• Find out about the inspiration behind the bestselling brilliance of Graeme Simsion's The Rosie Project, his new novel The Best of Adam Sharp, and how he made a name for himself by dressing as a duck. Read on >
  • For many of the families of servicemen killed in World War I, a terse telegram from the government was never going to be enough to assuage their grief. Families wrote back in their thousands, seeking more information about the fate of their loved ones. It was the task of James M Lean to reply to these families and, as author CAROL ROSENHAIN outlines in The Man Who Carried the Nation’s Grief, he did so with extraordinary empathy and sensitivity. Read on >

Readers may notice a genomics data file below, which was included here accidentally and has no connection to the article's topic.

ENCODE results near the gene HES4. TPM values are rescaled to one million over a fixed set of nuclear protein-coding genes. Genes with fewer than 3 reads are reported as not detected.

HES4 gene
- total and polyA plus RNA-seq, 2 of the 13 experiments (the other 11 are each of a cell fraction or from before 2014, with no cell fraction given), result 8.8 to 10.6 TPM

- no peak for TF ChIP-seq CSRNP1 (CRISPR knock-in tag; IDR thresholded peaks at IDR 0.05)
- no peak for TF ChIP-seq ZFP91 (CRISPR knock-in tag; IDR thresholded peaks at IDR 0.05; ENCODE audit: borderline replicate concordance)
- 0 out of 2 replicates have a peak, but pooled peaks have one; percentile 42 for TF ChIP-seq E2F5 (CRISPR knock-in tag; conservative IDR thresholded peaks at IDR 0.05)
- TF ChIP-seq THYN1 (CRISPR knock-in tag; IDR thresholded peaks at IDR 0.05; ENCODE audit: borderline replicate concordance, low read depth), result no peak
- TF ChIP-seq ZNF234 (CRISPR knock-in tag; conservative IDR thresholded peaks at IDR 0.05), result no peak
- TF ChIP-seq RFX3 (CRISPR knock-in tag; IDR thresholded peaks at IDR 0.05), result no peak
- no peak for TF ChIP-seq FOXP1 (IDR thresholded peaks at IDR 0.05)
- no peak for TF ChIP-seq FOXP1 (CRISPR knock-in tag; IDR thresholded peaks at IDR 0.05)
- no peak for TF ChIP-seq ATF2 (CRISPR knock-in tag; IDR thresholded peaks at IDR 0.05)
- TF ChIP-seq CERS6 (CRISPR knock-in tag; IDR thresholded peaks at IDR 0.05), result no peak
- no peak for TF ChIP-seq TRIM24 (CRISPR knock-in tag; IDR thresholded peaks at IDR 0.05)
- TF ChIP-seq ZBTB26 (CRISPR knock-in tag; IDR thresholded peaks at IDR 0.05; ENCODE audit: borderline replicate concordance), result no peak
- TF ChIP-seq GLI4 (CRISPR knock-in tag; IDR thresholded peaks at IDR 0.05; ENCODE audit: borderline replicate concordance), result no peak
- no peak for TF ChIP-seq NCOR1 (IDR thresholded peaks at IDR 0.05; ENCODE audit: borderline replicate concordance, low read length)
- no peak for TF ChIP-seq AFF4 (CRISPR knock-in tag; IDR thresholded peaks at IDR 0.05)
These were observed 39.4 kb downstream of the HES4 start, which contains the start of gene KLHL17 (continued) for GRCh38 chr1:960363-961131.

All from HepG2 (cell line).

• GEORGIA BLAIN is a novelist and journalist who lives in Sydney. Her first novel, Closed for Winter, was adapted into movie in 2009. LEONIE DYER asked Georgia about her latest novel, Between a Wolf and a Dog. Read on >
  • This book might have the word ‘tax’ in its title, but don’t let that dreary term fool you. The Great Multinational Tax Rort tells the intriguing tale of how, for decades, multinational corporations have been slithering out of their obligations to pay their fair share of tax, leaving governments with shrinking funds to pay for essential services for their citizens. In this extract, MARTIN FEIL, also the author of The Failure of Free-Market Economics, outlines some of the techniques these business behemoths use to cunningly avoid paying tax – leaving us all the poorer. Read on >

Book Reviews in this issue